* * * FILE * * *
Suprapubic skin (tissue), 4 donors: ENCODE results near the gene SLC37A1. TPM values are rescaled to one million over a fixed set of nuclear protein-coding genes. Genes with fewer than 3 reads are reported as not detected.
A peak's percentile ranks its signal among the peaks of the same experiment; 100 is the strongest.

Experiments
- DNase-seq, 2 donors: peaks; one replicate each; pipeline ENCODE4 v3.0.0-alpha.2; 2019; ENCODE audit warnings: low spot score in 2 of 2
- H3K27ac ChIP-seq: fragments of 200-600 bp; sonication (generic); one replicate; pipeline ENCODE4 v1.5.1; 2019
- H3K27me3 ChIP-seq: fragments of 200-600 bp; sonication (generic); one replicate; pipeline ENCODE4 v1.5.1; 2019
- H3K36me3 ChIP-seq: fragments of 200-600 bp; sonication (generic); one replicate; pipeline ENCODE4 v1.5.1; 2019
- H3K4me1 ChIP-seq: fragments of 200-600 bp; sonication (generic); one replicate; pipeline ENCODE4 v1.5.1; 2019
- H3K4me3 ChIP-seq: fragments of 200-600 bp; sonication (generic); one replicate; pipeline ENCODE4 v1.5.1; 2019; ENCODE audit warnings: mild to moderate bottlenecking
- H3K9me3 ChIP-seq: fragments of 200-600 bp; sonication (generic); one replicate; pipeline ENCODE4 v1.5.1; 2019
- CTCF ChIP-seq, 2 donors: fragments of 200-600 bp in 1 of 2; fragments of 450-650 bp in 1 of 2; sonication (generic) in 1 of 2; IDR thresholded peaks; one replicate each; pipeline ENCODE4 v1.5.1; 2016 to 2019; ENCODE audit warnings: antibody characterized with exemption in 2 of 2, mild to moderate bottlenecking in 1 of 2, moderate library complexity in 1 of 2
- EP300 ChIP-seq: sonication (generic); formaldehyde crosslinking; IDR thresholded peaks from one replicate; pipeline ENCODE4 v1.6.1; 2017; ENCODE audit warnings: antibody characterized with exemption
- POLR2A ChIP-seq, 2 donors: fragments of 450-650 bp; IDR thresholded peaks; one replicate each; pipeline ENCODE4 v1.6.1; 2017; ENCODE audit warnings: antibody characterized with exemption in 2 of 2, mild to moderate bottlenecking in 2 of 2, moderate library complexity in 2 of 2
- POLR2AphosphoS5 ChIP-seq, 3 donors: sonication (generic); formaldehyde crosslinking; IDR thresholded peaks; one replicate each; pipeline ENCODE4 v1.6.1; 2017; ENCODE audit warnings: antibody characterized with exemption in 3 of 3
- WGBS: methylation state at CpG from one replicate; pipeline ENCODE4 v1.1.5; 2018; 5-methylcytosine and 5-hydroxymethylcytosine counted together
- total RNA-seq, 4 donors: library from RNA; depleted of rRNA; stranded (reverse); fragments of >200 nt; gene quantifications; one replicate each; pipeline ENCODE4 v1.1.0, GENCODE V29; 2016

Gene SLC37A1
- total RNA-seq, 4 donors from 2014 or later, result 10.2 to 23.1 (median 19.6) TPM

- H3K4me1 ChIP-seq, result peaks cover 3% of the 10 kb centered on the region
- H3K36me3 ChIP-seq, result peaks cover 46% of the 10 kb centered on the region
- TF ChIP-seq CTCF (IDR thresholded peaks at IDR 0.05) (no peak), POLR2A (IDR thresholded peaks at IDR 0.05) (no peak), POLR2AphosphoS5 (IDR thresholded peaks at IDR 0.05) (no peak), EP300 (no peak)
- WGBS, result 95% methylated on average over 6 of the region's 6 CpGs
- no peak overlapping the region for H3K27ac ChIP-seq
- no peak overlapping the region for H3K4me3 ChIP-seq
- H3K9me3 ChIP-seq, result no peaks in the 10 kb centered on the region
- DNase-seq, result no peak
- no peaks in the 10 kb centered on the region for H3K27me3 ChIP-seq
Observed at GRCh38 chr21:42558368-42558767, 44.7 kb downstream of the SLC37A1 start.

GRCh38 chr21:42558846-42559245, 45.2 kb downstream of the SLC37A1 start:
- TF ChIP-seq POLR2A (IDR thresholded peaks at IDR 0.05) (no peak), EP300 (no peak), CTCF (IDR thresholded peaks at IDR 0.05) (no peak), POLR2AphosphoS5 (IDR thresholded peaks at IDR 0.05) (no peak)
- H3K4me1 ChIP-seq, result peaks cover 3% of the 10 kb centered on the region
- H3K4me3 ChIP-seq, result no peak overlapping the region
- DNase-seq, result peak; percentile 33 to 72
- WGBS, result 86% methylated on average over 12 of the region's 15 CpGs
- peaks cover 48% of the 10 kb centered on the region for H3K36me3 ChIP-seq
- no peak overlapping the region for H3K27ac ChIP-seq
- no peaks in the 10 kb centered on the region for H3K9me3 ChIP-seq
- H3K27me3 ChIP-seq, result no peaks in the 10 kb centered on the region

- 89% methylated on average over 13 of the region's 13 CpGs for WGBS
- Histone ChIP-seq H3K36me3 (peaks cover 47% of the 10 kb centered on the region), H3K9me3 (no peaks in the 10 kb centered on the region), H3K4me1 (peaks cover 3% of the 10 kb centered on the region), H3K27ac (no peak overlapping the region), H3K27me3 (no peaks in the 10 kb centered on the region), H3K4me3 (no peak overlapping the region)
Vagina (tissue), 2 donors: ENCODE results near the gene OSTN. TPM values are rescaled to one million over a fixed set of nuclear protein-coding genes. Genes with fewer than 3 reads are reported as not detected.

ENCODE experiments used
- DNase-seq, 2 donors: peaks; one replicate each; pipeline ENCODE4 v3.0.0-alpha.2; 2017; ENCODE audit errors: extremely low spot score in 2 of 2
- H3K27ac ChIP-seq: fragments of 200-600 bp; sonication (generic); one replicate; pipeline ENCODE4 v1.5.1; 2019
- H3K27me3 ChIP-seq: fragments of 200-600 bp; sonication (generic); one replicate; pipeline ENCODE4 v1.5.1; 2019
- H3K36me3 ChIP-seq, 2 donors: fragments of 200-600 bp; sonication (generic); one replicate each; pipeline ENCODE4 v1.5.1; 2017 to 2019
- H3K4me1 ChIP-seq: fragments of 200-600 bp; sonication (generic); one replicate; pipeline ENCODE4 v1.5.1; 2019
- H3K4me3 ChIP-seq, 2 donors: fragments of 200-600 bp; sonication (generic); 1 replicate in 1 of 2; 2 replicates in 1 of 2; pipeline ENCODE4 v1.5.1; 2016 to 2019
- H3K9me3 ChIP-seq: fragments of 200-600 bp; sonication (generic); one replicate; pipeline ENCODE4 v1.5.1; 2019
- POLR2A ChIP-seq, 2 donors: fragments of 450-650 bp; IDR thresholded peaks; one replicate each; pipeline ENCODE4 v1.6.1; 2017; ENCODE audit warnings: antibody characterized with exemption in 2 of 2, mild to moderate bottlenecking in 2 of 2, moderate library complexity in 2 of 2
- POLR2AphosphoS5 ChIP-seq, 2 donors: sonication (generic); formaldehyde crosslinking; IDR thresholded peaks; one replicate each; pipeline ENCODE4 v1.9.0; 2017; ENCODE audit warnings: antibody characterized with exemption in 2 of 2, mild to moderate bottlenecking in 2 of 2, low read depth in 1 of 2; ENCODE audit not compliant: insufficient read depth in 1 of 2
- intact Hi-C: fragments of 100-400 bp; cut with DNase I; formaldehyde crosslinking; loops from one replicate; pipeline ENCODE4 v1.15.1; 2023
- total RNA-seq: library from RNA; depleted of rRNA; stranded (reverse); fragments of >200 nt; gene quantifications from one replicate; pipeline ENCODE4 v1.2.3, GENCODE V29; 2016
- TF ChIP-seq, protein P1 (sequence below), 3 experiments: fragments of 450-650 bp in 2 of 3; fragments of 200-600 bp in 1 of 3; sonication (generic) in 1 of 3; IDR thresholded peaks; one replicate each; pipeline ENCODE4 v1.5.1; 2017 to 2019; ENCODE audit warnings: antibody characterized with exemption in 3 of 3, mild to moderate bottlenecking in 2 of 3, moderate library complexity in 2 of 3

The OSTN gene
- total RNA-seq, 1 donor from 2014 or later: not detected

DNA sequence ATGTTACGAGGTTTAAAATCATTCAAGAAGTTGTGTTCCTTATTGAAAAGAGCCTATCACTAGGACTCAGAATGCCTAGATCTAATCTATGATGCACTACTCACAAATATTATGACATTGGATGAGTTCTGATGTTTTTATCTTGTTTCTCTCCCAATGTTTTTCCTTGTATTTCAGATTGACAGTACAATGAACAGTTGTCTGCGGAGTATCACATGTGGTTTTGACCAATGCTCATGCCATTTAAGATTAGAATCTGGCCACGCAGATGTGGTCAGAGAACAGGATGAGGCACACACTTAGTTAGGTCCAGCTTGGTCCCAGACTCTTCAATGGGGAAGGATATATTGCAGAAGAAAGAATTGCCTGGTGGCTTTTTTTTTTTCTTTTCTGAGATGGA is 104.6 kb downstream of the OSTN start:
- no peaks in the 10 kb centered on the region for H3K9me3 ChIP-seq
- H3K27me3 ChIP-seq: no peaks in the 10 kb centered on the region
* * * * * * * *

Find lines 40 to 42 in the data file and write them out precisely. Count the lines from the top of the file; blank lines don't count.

- Histone ChIP-seq H3K36me3 (peaks cover 47% of the 10 kb centered on the region), H3K9me3 (no peaks in the 10 kb centered on the region), H3K4me1 (peaks cover 3% of the 10 kb centered on the region), H3K27ac (no peak overlapping the region), H3K27me3 (no peaks in the 10 kb centered on the region), H3K4me3 (no peak overlapping the region)
Vagina (tissue), 2 donors: ENCODE results near the gene OSTN. TPM values are rescaled to one million over a fixed set of nuclear protein-coding genes. Genes with fewer than 3 reads are reported as not detected.

ENCODE experiments used